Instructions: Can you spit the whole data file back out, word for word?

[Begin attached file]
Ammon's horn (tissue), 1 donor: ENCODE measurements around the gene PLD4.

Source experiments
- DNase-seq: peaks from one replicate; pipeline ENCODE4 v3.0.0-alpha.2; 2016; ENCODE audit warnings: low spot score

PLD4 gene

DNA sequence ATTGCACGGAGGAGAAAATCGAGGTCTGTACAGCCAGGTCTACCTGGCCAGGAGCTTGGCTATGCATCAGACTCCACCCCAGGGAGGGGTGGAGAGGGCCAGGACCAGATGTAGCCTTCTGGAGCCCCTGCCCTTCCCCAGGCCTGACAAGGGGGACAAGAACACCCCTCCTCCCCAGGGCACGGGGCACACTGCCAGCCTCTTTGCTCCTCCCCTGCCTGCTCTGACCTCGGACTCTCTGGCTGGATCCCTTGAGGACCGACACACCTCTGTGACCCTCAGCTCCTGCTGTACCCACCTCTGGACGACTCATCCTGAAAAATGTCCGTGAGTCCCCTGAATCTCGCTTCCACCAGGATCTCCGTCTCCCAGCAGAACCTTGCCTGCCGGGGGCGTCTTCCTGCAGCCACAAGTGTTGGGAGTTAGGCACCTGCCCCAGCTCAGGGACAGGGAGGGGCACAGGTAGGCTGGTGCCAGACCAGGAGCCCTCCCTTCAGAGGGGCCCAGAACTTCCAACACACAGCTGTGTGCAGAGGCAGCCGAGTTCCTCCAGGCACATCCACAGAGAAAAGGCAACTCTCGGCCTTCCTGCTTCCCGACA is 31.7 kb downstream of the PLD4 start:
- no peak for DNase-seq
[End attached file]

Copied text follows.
Ammon's horn (tissue), 1 donor: ENCODE measurements around the gene PLD4.

Source experiments
- DNase-seq: peaks from one replicate; pipeline ENCODE4 v3.0.0-alpha.2; 2016; ENCODE audit warnings: low spot score

PLD4 gene

DNA sequence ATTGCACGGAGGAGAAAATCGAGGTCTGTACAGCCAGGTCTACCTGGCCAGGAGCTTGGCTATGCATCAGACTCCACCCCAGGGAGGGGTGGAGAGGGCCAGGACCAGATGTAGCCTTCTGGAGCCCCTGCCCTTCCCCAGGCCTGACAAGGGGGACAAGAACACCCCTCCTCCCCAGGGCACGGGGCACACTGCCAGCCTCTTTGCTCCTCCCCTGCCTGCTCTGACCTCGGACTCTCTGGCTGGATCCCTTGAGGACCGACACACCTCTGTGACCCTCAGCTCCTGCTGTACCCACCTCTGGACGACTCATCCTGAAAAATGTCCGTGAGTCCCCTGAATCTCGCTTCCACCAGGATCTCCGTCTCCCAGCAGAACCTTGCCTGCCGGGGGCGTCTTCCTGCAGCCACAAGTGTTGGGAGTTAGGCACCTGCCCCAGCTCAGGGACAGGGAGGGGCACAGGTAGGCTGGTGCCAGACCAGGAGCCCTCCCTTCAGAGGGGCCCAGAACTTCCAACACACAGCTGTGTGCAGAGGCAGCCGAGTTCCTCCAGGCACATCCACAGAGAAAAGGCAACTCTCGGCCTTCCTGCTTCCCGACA is 31.7 kb downstream of the PLD4 start:
- no peak for DNase-seq